ASK anyone what the theme of Pesach is and they’ll tell you it’s freedom – “Zman Cheruteinu”. But what is freedom? Does freedom allow for discipline or is freedom the ability to do as one pleases without let or hindrance? Simply put, can one be free if they are governed by rules they don’t wish to follow?
As simplistic as this question seems it goes straight to the essence of Pesach. On Pesach we were emancipated from slavery and born as a people. Previously held under Egyptian rule against our will, we were now free to leave behind the chains of slavery. This should have ushered in an era of national enfranchisement; a time to explore the world as our oyster and choose a path to our own happiness. Pesach should have ended the servitude and heralded an epoch of new found liberties and self-determination; a time to escape the shackles of imposed dictates and become masters of our own destinies.
But it didn’t. The authoritative rulership didn’t end. New rules were imposed. New dictates were enacted. We became restricted in ways we could never have imagined. Laws restricting who we can marry, what we can eat, what we can say and what we can think. Laws regulating when we can work and when we must rest, when we must fast and when we must pray, how we must educate our children, how much we must give to the poor, how we must treat the living and how we must bury the dead. Pesach was the precipitator of our disciplined allegiance to God and our unconditional acceptance of His commandments – all 613 of them.
The Exodus it would seem was not the open field of freedom but the corridor from one form of slavery to another.
Indeed our Sages ponder this very question. “You shall take the people out of Egypt in order to serve God on this mountain (Sinai)” were God’s famous words to Moses (Shemot 3:12) when appointing him as redeemer of the Jewish people. Does one not see the irony in that statement? The Jews weren’t freed. They just traded one ruler for another. God, it would appear, saw graduating from Egyptian emancipation to Sinaic servitude as a logical and seamless transition.
But of course the same Sages who asked the question provided us with the answer – two of them in fact.
On the basic level, the laws of Judaism were given so we’d be identifiable as Jews. This would be no different to civil law which is needed to identify us as civil human beings. Embedded in the constitution of any democratic country is the right of freedom and liberty. But equally as central to that constitution is the need for justice and rule of law. Freedom cannot be defined as complete autonomy without limit as this would ultimately lead to the moral decay of society and an erosion of the very fabric of civilisation. Without civil laws we would cease to be civil. In the same respect, without religious laws we would cease to be a religion. Jewish law makes us different from other people. It provides a sense of identity which sets us apart from other nations of the world. Some Jews observe more Jewish laws and others less, but what has bound us together throughout 2000 years of exile in countries all over the world is a common heritage and tradition, manifest in the laws of our Torah.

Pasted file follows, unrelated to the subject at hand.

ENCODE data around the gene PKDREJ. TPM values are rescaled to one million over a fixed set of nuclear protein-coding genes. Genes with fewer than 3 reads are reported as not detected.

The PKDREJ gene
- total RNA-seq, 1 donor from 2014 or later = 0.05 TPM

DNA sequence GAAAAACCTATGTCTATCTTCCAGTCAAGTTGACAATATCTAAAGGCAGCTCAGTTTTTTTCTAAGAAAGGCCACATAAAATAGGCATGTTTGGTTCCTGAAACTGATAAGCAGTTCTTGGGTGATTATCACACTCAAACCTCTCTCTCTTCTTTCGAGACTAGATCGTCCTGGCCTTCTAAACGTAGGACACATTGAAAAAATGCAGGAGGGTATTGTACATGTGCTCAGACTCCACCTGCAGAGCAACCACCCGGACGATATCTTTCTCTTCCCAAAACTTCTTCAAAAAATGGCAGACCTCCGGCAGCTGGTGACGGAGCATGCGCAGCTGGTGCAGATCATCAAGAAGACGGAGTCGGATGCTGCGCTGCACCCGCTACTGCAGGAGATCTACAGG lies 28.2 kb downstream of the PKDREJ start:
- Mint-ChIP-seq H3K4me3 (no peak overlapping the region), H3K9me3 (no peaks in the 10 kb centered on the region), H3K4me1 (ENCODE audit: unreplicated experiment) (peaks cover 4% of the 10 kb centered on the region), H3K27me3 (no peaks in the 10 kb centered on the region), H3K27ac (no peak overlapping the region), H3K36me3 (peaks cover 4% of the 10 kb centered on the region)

But there is a deeper element – one which talks not to our nationhood but to our collective soul. The Kabbalists teach us that not all souls are alike. Jewish souls and those of other nations contain different spiritual DNA. Jewish souls, the Kabbalists explain, are comprised of 613 components. Each corresponds to one of the 613 mitzvot of the Torah and through their fulfilment one connects to G-d (the Hebrew word “mitzvah” connoting “connection”). According to the Kabbalah, as Jews we are in fact hard wired from birth to follow a spiritual path expressed through observance of the Torah.
While there is much diversity within the framework of Jewish observance in terms of the varying customs different communities have adopted throughout the ages, the core mitzvot remain integral to our spiritual expression. The Kabbalah rejects the notion that we can be “spiritual” without Torah. Torah is what defines our spirituality, and its observance, they explain, is the true expression of Jewish freedom.
But of course this doesn’t come easy. Observance of the Sinaic laws is difficult at the best of times and no more evident is this than on Pesach with all the arduous labour it entails (not to mention the toll it takes on our digestive systems). Indeed, God did free us from one form of servitude and subjugate us to another. But the difference is clear. The former servitude was to a foreign power which was destructive to our spiritual self. It was the epitome of slavery. The latter, servitude to God through His holy Torah, is physically restrictive yet spiritually expressive and liberating. It represents freedom in its true context – the ability to express oneself for who one truly is.
Yaakov Glasman is Senior Rabbi of St Kilda Hebrew Congregation and president of the Rabbinical Association of Australasia.
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